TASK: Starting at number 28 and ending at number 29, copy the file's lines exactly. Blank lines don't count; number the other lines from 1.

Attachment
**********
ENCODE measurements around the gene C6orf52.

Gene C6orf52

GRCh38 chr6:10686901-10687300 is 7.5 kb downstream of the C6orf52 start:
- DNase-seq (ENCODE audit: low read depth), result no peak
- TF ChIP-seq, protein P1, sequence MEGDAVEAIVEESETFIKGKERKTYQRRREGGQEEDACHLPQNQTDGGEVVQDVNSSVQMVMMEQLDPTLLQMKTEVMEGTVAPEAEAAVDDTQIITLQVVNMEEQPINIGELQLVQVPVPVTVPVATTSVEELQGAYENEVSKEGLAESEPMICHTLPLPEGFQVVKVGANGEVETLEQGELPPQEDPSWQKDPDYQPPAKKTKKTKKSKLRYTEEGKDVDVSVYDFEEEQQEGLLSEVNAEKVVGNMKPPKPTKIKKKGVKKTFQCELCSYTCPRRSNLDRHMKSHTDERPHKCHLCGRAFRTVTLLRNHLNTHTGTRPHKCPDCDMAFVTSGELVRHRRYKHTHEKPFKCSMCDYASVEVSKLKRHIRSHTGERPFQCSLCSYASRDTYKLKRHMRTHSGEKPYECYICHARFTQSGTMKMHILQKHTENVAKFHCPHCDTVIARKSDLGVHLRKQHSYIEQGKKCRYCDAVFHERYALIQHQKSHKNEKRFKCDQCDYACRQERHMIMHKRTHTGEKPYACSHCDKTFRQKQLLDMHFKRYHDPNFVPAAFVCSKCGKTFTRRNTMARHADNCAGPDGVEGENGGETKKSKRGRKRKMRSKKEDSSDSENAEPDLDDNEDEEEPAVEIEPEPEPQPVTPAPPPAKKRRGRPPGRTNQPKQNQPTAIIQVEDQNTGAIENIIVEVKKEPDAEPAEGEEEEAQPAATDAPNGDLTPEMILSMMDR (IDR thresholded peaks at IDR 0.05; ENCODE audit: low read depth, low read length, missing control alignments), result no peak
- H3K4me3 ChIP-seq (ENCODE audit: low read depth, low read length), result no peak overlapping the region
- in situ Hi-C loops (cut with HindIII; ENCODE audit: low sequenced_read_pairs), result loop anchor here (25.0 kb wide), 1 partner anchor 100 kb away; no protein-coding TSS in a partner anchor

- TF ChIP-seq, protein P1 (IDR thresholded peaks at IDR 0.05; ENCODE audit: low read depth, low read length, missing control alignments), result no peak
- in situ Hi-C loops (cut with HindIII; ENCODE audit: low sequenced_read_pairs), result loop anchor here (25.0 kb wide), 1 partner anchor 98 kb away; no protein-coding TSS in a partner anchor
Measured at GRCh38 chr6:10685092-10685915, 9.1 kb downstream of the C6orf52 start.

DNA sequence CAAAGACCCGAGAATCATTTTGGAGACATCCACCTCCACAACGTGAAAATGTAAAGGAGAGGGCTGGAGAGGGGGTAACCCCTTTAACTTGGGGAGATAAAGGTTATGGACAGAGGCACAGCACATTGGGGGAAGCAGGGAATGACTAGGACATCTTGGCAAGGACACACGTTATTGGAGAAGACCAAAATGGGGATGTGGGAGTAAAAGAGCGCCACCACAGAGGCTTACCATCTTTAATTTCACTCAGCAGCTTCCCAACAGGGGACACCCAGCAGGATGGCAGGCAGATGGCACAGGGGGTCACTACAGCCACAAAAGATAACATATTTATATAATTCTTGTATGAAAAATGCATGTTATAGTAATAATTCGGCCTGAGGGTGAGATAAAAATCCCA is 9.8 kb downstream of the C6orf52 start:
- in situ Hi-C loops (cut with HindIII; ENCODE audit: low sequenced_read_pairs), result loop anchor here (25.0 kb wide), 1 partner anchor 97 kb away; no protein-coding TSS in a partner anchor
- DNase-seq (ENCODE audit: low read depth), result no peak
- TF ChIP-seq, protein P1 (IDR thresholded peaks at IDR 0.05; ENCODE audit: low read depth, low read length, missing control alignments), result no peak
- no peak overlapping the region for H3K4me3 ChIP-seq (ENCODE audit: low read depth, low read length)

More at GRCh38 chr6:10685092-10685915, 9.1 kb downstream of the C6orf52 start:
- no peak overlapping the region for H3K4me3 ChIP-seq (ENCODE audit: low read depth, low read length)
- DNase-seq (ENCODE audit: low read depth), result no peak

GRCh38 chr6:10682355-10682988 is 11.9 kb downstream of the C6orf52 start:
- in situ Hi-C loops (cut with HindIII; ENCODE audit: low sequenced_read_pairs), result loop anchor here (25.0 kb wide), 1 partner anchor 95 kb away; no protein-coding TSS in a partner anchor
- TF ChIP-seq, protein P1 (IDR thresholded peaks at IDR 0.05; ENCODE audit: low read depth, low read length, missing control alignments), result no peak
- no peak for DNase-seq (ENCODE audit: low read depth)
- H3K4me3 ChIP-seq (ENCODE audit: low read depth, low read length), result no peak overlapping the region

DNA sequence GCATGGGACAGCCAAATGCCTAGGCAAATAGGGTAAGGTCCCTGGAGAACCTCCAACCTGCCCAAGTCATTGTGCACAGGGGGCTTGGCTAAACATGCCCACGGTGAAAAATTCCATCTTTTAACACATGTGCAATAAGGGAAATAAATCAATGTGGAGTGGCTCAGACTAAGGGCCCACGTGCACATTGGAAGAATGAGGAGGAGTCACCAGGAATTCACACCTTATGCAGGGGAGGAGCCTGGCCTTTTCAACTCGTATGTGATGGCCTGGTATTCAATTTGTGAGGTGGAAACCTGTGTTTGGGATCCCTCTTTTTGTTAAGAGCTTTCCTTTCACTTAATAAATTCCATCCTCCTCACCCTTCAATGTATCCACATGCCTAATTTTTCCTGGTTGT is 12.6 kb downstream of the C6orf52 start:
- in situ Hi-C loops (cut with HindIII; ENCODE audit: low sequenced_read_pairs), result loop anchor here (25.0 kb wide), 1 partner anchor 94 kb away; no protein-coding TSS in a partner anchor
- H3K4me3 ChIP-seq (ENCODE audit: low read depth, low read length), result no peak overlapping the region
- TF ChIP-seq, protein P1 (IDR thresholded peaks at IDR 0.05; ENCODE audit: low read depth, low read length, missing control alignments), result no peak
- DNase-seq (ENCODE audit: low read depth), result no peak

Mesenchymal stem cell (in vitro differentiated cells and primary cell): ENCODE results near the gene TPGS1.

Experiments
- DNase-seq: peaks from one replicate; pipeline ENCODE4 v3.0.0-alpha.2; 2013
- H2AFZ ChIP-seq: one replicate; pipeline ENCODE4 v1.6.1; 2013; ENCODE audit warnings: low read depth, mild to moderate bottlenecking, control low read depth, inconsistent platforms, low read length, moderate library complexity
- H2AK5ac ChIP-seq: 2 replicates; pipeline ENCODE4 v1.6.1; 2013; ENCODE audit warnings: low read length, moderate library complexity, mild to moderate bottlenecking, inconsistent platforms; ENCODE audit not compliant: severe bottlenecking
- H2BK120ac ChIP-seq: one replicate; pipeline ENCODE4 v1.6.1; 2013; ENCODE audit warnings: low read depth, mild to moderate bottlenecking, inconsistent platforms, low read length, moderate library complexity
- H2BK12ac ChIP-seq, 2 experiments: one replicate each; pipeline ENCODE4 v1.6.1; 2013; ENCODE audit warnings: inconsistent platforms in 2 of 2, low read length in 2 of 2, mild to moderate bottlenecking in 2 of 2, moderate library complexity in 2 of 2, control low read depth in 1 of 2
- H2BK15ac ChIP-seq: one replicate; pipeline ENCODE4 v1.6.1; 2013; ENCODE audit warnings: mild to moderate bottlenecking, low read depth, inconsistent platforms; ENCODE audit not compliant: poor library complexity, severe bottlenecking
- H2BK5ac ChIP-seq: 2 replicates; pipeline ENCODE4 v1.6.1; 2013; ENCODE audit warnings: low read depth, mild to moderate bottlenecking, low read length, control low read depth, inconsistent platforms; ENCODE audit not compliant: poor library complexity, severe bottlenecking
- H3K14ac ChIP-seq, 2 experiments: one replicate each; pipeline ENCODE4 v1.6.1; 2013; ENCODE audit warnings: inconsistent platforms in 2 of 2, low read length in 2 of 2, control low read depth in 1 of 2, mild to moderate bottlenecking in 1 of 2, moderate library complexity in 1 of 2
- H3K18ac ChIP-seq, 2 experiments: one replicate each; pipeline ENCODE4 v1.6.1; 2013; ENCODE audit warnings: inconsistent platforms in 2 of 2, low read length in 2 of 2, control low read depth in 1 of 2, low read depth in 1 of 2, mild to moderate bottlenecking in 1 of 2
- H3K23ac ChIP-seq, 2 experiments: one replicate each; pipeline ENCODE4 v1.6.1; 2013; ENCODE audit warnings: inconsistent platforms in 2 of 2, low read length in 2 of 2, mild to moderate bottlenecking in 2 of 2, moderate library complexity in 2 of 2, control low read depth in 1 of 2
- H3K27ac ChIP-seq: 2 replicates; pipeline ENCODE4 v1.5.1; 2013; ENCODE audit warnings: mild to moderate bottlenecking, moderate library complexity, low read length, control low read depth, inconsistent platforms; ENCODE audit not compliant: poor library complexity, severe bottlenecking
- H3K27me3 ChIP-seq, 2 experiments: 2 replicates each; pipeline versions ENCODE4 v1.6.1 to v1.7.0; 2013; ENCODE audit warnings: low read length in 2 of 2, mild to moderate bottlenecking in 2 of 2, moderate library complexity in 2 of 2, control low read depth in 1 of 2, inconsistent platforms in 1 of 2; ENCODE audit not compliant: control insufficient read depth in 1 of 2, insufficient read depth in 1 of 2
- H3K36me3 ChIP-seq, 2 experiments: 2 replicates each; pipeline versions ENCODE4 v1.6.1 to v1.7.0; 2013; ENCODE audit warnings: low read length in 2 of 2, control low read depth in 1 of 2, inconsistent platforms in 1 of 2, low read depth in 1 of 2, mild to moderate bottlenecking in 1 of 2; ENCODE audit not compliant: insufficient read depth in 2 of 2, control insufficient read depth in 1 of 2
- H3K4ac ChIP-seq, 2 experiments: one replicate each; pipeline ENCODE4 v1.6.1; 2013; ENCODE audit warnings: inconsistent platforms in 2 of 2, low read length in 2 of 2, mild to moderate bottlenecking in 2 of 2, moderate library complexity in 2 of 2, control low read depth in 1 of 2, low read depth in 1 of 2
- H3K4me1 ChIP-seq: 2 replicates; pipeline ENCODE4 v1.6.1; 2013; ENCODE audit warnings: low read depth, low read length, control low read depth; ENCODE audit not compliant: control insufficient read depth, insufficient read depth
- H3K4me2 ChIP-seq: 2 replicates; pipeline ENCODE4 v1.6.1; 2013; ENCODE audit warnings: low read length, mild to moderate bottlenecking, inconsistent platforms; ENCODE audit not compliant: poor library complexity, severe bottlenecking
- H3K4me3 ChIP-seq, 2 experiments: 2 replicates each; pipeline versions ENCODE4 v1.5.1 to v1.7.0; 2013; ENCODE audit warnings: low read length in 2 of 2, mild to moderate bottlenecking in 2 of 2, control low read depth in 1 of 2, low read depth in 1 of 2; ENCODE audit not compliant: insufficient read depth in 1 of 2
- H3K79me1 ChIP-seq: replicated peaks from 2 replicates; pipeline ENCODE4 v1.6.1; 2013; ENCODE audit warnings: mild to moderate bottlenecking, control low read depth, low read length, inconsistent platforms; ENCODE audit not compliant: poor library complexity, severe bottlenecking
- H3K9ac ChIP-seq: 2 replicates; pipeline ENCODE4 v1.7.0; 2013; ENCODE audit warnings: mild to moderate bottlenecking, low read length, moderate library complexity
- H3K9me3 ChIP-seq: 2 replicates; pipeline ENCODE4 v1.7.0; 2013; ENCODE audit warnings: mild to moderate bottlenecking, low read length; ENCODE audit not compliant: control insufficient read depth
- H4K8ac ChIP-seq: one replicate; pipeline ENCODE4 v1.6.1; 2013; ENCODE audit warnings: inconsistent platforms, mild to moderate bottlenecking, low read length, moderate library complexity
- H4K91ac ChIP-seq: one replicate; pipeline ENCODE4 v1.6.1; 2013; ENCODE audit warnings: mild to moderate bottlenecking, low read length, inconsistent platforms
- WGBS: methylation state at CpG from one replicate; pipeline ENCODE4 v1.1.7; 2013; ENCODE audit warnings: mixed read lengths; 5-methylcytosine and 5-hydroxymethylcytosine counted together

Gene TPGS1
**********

- DNase-seq (ENCODE audit: low read depth), result no peak

Mesenchymal stem cell (in vitro differentiated cells and primary cell): ENCODE results near the gene TPGS1.